Laser treatment for retinal diseases

Leo Sheck
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You can find a printable pdf copy of this information sheet here.

Laser is commonly used in the treatment of many retinal disorder. Laser is a coherent light source, and this means that the light is of a single wavelength and is able to be focused onto a tight spot. Combined with appropriate optics, this allows the laser light to be precisely placed on the retina with the desired treatment result.

The principle of laser treatment in the retina is photocoagulation. Here, the laser power is taken up by the pigment in the retina and cause a very localised increase in temperature, which produces the treatment effect. Dr Leo Sheck uses the Ellex Integre Pro in Retina Specialists to provide laser treatment, as this machine can consistently produce a uniform treatment effect.

Conditions treated by retinal laser

Diabetic retinopathy

In proliferative diabetic retinopathy, the gold standard treatment is by placing uniformly spaced laser spots in the peripheral retina, a procedure called panretinal photocoagulation. Laser can also be used to treat swelling at the macula from diabetic eye disease (diabetic macular oedema).

Retinal vein occlusion

Laser treatment is generally used if there is abnormal peripheral new blood vessels associated with retinal vein occlusion to prevent traction and bleeding.

Retinal tear

See here for information on floaters and flashing lights.

Laser spots are placed to surround and isolate a high risk retinal tear to prevent it from progressing to a retinal detachment. This treatment is highly effective and reduces the risk of detachment by around 90%.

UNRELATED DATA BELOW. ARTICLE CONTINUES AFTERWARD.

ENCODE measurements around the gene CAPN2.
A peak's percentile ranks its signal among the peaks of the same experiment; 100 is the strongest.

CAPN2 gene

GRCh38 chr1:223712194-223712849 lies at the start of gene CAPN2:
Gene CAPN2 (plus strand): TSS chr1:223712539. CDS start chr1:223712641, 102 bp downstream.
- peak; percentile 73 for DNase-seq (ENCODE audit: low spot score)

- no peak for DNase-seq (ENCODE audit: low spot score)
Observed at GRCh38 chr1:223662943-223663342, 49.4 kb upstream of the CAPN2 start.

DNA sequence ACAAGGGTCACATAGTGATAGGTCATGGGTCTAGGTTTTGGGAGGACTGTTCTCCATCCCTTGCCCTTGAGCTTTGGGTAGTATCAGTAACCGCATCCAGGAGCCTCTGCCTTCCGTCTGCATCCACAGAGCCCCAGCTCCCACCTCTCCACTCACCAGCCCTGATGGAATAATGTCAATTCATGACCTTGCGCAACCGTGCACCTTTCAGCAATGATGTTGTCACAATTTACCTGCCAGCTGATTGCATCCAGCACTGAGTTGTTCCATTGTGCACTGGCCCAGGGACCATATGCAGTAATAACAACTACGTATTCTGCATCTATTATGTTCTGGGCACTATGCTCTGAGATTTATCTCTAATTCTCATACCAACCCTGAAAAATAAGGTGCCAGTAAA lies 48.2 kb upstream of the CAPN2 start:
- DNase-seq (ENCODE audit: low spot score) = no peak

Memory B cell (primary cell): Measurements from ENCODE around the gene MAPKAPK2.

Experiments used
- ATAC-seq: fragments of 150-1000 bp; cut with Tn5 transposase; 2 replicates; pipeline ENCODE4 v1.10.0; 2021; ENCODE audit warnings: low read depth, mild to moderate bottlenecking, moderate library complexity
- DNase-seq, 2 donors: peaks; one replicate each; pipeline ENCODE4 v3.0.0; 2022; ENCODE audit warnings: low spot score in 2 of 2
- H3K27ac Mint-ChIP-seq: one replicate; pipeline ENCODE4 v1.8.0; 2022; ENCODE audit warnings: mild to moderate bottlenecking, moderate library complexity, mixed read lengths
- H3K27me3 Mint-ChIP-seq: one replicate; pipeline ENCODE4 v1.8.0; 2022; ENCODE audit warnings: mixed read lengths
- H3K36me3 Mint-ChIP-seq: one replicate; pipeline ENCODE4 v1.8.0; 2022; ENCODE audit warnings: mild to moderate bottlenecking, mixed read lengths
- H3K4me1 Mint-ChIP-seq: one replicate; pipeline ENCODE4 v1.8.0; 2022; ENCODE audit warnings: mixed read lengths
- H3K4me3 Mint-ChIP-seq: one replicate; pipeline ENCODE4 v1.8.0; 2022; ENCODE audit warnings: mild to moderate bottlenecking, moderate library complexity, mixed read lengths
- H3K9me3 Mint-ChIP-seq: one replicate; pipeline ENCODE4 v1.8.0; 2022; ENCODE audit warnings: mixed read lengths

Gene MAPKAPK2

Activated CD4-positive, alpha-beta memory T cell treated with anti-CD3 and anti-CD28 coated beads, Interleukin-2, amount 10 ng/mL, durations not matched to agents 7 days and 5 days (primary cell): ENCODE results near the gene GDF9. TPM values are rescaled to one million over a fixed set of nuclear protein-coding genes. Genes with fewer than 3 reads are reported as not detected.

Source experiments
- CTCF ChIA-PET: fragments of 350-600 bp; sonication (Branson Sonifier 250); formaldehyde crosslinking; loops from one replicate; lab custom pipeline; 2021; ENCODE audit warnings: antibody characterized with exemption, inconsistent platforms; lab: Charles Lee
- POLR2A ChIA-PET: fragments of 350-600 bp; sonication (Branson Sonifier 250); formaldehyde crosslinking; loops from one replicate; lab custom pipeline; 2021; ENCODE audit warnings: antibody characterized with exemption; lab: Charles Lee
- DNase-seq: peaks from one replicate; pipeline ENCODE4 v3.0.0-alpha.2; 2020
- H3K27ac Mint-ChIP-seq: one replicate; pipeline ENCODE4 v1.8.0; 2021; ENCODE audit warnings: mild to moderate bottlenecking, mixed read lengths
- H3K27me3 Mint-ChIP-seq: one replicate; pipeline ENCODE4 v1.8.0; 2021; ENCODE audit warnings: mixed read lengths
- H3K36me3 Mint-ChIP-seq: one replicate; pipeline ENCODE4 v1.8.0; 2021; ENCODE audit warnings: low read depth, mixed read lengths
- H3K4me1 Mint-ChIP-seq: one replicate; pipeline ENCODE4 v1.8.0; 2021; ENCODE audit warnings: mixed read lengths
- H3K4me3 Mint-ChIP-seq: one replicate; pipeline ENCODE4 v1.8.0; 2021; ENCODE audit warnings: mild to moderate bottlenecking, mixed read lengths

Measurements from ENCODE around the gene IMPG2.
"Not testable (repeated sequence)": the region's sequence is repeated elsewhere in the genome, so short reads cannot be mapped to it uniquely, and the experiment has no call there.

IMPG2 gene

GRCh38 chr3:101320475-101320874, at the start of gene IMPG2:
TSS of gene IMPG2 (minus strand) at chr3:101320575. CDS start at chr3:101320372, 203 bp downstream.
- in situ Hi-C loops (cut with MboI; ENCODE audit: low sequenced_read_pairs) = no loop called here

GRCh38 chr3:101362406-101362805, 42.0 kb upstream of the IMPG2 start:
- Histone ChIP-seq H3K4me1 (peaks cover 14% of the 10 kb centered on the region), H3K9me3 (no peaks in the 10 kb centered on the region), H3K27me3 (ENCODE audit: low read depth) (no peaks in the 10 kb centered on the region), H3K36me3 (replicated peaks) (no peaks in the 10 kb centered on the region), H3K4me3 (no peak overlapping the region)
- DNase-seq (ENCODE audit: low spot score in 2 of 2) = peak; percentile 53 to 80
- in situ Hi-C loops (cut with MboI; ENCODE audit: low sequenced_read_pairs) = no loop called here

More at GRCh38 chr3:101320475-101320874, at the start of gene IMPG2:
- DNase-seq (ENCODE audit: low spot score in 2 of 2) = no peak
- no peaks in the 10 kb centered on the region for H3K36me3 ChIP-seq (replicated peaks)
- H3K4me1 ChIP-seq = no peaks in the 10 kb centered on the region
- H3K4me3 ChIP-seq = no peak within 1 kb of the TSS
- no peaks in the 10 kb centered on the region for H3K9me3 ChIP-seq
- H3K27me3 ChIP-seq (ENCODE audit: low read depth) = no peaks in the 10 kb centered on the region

laser treatment for retinal tear

Central serous chorioretinopathy

Judicious placed low energy laser spot at the site of leakage can be used to hasten recovery in central serous chorioretinopathy.

How is laser treatment performed

This is a simple and painless office based procedure. Dr Sheck is highly experienced in providing laser treatment, and he will ensure you are comfortable at every stage of the procedure. Anaesthetic drops are placed in the eye, and Dr Sheck will gently place a lens on the eye so he can see the treatment zone clearly while you are sitting in front of the microscope. It is important that you keep both eyes open during the entire procedure. He may also ask you to look in a certain direction to help with visualisation.

You will notice some bright lights as the laser is performed. Most patients report no pain, but some may notice a mild headache.

Recovery from retinal laser

As there is no wound being created, there is no specific precaution after retinal laser. You will notice some pink and purple light after the laser, and these will fade over 1-2 hours. If you have a retinal tear, you will be asked to refrain from heavy lifting or acceleration / deceleration activity for 2 weeks.

Potential risks

Retinal laser is a very safe procedure, and the potential risks are small. There are situations that the initial laser treatment is inadequate, and further treatment required. Bleeding from the retina, formation of abnormal blood vessels at the laser site, or preretinal scarring are uncommon. Accidental damage of the macula from laser has been reported but this is very unlikely if you are cooperative during the procedure.

Dr Sheck has performed many laser procedures and safety is paramount in his practice. He will only recommend laser treatment if the benefits outweigh the potential risks.

About Dr Leo Sheck

Dr Sheck is a RANZCO-qualified, internationally trained ophthalmologist. He combined his initial training in New Zealand with a two-year advanced fellowship in Moorfield Eye Hospital, London. He also holds a Doctorate in Ocular Genetics from the University of Auckland and a Master of Business Administration from the University of Cambridge. He specialises in medical retina diseases (injection therapy), cataract surgery, ocular genetics, uveitis and electrodiagnostics.